Grip It and Rip It

Aug 12, 2013

Know Your Bobcat – Nate Repensky

Throughout the months of August and September, will be taking a one-by-one look at the players on the Bobcats’ Training Camp Roster. Today’s installment covers second-year defenseman Nate Repensky.

Name: Nate Repensky

Position: Defenseman

Hometown: Duluth, MN

2012-13 Team: Bismarck Bobcats

2012-13 Stats: 37 GP, 6 G, 21 A, 27 PTS, +11, 50 PIM

2012-13 Awards: First-Team NAHL All-Rookie Defenseman; NAHL Defenseman of the Month, March 2013

Favorite Movie: Good Will Hunting

Favorite NHL Player: Torrey Krug, Boston Bruins

Highlight of 2012-13: “After we won the Central Division title at home, celebrating with my teammates and the fans who came onto the ice to be a part of it with us.”

The Way Back

The story of the half of the 2012-13 season for Bismarck Bobcats defenseman Nate Repensky doesn’t take very long to recap: he took one shot in the first period of a 3-1 win over the Jamestown Ironmen on September 12 before missing the next 10 games to a sports hernia. He played all four games of a west coast road trip to Fresno and Wenatchee, registering his first point in a 2-1 OT loss against the Wild, and was then shut down for another 11 games.

“Injuries that had been nagging me through not only high school but also bantams were really holding me back early in the season,” assessed Repensky, who came to the Cats as a tender signee following his senior year at Duluth (Minn.) East High School. “A big part of my rookie season—and even now, during this offseason—was learning how to take care of my body on and off the ice.”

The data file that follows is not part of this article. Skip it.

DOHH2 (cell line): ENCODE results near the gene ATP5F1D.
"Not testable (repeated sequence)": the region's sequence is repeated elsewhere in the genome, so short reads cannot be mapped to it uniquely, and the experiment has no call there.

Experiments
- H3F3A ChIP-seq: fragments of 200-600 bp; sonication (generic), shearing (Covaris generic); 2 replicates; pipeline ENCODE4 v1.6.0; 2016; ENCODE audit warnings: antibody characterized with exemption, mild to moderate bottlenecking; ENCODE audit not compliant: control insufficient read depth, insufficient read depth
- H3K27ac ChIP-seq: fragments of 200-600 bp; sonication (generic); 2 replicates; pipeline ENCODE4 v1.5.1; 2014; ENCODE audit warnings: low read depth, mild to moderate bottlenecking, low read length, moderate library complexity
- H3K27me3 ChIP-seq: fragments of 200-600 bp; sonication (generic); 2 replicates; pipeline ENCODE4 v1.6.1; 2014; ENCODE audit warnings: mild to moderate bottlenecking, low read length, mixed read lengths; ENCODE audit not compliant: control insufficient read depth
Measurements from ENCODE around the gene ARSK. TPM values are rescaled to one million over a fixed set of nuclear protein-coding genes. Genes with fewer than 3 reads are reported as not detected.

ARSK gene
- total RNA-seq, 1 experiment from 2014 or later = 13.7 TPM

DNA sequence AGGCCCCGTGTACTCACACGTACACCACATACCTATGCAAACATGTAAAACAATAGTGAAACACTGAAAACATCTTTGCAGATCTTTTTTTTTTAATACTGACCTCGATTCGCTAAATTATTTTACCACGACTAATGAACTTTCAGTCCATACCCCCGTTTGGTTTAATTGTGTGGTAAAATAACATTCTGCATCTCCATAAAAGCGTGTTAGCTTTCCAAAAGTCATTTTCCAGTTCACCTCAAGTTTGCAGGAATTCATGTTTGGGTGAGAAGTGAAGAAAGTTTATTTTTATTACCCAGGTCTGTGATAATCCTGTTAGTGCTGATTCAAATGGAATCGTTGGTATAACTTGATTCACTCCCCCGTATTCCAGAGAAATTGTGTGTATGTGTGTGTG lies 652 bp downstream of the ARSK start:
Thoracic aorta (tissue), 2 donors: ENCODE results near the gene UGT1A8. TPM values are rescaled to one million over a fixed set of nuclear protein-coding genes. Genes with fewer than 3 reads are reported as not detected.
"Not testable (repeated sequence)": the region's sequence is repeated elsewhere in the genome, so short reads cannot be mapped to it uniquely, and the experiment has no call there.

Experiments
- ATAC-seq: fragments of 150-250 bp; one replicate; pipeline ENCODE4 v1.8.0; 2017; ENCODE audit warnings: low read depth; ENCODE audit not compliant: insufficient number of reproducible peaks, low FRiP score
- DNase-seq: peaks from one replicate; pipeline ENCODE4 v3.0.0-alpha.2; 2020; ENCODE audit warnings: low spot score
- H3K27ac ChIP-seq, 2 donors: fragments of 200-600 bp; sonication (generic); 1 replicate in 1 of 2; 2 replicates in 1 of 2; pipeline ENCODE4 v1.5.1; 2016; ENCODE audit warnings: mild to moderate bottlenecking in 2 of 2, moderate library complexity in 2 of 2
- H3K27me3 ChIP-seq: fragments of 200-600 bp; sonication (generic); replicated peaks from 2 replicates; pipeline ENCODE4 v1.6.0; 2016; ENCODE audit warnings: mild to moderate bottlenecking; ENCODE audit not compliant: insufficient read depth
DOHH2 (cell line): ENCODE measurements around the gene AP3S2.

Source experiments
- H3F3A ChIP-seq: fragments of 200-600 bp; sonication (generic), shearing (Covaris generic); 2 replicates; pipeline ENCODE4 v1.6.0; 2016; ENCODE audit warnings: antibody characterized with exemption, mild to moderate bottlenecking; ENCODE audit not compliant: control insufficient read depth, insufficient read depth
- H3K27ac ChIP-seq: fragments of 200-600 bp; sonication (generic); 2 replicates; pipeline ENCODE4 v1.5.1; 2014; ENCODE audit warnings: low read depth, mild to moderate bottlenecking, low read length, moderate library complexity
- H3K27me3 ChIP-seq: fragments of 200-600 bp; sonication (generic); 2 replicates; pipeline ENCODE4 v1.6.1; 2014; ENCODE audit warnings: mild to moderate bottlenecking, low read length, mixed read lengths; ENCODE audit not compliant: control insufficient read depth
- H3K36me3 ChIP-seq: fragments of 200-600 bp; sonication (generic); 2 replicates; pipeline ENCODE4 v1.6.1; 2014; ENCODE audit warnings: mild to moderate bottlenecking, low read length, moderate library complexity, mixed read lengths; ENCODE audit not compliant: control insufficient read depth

His late-2012 physical therapy and conditioning paid off, as the rookie blueliner took part in 31 of the remaining 33 games while racking up 26 points on 6 goals and 20 assists: more points than any other Bobcat defender, despite the injury shortened season.

“Nate knew that his durability was a question that scouts had about him coming out of Duluth East, but he never hid from it,” explained Bobcats head coach and general manager Layne Sedevie. “What he did instead was work hard and show everybody that he could not only come back and stay in the lineup, but play better than ever once he was back.”

In his own estimation, Repensky isn’t all the way back to where he believes he can be. To that end, he has focused his offseason training on improving his long-term physical soundness.

“Since we got back from [the Robertson Cup in] Frisco, I’ve been dedicating myself to improving my durability,” the former Greyhound outlined. “I’ve talked to doctors and nutritionists and conditioning coaches who work with NHL players to put together the right diet and training regimen for my body over the course of a 60-game schedule.

“My thought is that doing all the little things in the offseason to prepare myself physically and mentally will allow me to work on more nuts-and-bolts parts of my game like my skating this season and be the big contributor that the coaches want to see.”

Getting Defensive

During the 2010-11 and 2011-12 campaigns, the Bobcats’ defense went through something of an identity crisis: allowing 2.69 and 2.67 goals per game, respectively, after being a top-three defensive team in both 2008-09 (2.09 GPG) and the Robertson Cup year of 2009-10 (2.24 GPG). The 2012-13 season, however, would be a return to form for the black and gold as the back end finished second league-wide defensively, having allowed just 2.33 goals per game.